in vs. into

Use in to indicate location. Use into to indicate movement.

He stayed in the house.

He went into the house.

indiscreet vs. indiscrete

Indiscreet means lacking in prudence or tact. Indiscrete means unable to be divided into parts.

ingenious vs. ingenuous

Ingenious means marked by cleverness and originality. Ingenuous means showing childlike or innocent simplicity and candor.

in regard to

Not in regards to.


Not inside of.


Not a word; use regardless or irrespective.

it’s vs. its

It’s is a contraction for it is. Its is a pronoun indicating possession (meaning belonging to it), just like his, hers, yours, and ours. Even the best writers inadvertently swap the two, so every time you use it’s or its, double check your meaning.

It’s going to take a long time to photocopy this whole packet.

The copy machine has a mind of its own.

judicial vs. judicious

Judicial means of or pertaining to the judicial (legal) branch of government. Judicious means characterized by sound judgment.

lay vs. lie

Lay means to place something on a surface. It must be followed by an object. Lie means to recline or rest on a surface. It does not take an object.

You can lay your coat on the bed.

You’ll feel better after you lie down for a while.

led vs. lead

Led is the past tense of to lead (which means to direct). Lead is the present tense of to lead.

liable vs. libel

Liable means responsible or likely. Libel means a defamatory statement.

lie vs. lay

like vs. as

Like means similar to. It is used with a noun or pronoun that is not followed by a verb. As means in the same way or manner. It is used before clauses, which contain verbs.

She looks like her mother.

He did as he said he would.

like vs. such as

Like introduces an item that is similar to something else. Such as introduces an item that is an actual example of that thing.

loath vs. loathe

Loath is an adjective that means unwilling. Loathe is a verb that means to detest.

mantel vs. mantle

A mantel is a shelf. A mantle is a coat or cloak.

may be vs. maybe

May be is a verb phrase. Maybe is an adverb meaning perhaps.

me vs. myself vs. I

Use I as the subject of a sentence; use me as an object.  Do not use myself as a replacement for either me or I. Myself should be used only as a reflexive pronoun – meaning the same person does and receives the action – or as an indication of emphasis.

I injured myself when I fell down the stairs (reflexive).

I myself will deliver the documents (to give emphasis).

moral vs. morale

Moral means of or relating to the principles of right or wrong. Morale means the mental and emotional condition of an individual or group.

naval vs. navel

Naval means of or relating to a navy. Navel means bellybutton or a type of seedless orange.

on vs. onto

On means supported by or in contact with. It implies a state of rest. Onto, in contrast, means movement to a position on. It implies movement up and on.

one of the only

Avoid using this phrase. What you mean is one of the few.


The position of only in a sentence frequently determines the meaning of the entire sentence. Notice the change in the meaning of the sentence when only takes various positions, emphasizing different elements of the sentence:

Only she told me that she saw him. (Nobody else told me.)

She only told me that she saw him. (She may not have told the truth.)

She told only me that she saw him. (She told no one but me.)

She told me only that she saw him. (She didn’t tell me anything else.)

She told me that only she saw him. (Nobody else saw him.)

She told me that she only saw him. (She didn’t hear him or talk to him.)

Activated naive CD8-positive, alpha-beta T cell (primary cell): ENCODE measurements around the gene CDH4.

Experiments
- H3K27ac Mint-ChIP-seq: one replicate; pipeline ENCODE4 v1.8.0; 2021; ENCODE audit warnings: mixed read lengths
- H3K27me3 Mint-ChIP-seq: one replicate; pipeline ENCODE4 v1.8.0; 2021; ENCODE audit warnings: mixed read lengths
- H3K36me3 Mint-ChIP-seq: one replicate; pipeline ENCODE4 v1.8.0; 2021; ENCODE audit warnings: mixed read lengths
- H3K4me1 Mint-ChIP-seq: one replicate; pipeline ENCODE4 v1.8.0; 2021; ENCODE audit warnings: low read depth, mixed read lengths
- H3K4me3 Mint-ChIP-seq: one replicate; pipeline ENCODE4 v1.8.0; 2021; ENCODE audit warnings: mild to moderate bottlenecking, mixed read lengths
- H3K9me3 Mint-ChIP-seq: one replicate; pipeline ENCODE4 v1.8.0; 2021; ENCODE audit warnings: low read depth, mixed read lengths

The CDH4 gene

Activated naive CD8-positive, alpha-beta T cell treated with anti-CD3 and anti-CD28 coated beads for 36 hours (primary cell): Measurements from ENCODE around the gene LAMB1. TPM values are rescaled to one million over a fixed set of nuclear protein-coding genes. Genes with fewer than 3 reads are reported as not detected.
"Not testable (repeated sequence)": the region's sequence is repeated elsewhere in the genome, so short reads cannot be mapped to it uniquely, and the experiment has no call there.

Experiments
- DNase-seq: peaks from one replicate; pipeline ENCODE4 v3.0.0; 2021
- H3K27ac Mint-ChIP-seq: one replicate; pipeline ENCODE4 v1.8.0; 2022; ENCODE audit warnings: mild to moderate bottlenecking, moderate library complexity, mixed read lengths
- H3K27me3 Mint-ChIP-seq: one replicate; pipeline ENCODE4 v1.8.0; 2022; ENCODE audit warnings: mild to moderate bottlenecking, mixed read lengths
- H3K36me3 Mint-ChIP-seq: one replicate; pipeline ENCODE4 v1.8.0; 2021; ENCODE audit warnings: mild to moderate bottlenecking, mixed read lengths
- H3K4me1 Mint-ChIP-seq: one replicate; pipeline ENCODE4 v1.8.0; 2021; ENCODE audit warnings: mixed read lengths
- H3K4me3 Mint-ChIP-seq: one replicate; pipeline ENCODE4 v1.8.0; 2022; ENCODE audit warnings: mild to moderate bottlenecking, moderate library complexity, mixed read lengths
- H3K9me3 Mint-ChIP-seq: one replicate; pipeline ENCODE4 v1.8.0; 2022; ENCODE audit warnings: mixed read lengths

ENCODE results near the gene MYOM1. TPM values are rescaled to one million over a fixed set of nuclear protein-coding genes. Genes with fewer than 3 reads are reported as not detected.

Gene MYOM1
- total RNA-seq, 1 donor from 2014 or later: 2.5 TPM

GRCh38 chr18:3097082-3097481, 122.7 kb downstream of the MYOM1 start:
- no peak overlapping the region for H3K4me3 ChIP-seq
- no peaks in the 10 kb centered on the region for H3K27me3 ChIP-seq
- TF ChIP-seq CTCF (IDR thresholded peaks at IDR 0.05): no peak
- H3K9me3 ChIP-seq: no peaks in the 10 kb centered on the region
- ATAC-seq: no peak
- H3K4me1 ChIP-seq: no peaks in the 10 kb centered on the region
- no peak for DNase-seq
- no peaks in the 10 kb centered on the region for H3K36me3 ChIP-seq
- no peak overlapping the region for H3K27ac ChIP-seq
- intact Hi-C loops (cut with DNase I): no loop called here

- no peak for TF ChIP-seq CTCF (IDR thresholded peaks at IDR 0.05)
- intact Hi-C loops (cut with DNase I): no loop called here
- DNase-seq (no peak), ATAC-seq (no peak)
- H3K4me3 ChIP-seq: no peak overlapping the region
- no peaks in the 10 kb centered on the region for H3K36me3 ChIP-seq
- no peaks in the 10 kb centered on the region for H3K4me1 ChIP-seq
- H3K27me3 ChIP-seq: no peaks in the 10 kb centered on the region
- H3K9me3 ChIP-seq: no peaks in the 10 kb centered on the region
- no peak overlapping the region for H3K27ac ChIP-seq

She told me that she saw only him. (She didn’t see anyone else.)

overdo vs. overdue

Overdo means to do too much. Overdue means late.

passed vs. past

Passed is the past tense of to pass. Past means having occurred in a time before the present.

peak vs. peek vs. pique

Peak means the highest point. Peek means to steel a glance at. Pique means to arouse a person’s feelings, usually in anger or resentment.

percent vs. percentage

Percent means per hundred and is usually used in place of the % symbol. Percentage means a more general portion or part of a whole.

persecute vs. prosecute

Persecute means to harass or hunt down. Prosecute means to bring legal action against.

perspective vs. prospective

Perspective means angle of vision or point of view. Prospective means likely to come about.

personal vs. personnel

Personal means individual, private. Personnel means a group of people employed by an organization.

phenomenon vs. phenomena

Phenomenon is the singular form of the word meaning either an observable thing or a rare and significant fact or event. Phenomena is the plural form.

practicable vs. practical

Practicable means feasible or possible. Practical refers to something that is both possible and useful.

precede vs. proceed

Precede means to come before. Proceed means to go forward or continue.

premier vs. premiere

Premier is an adjective meaning first in rank or quality. Premiere is a noun meaning a first public performance or exhibition.

prescribe vs. proscribe

Prescribe means to dictate or lay down as a guide (used in reference to medical prescriptions or therapy). Proscribe means to prohibit.

principal vs. principle

Principal means most important (adjective) or person in a leading position of authority (noun). Principle means a basic truth or rule.

prove, proved, proving vs. proven

Prove, proved, and proving are forms of the verb to prove. Use proven only as adjective.

pseudo- vs. quasi-

Pseudo- means false or counterfeit. Quasi- means somewhat or partial.

quid pro quo

Latin for one thing for another. Usually used in a legal context. Place in italics.

raise vs. rise

Raise means to elevate or to pick something up. It must be followed by an object. Rise means to move from a lower to a higher position. It can also mean to increase in amount or value. It does not take an object.

She can raise her head slightly and eat solid food

I am sure she will rise quickly in the company.

reason, used with because

The use of the word reason with the word because does not make sense. Reason already implies causation.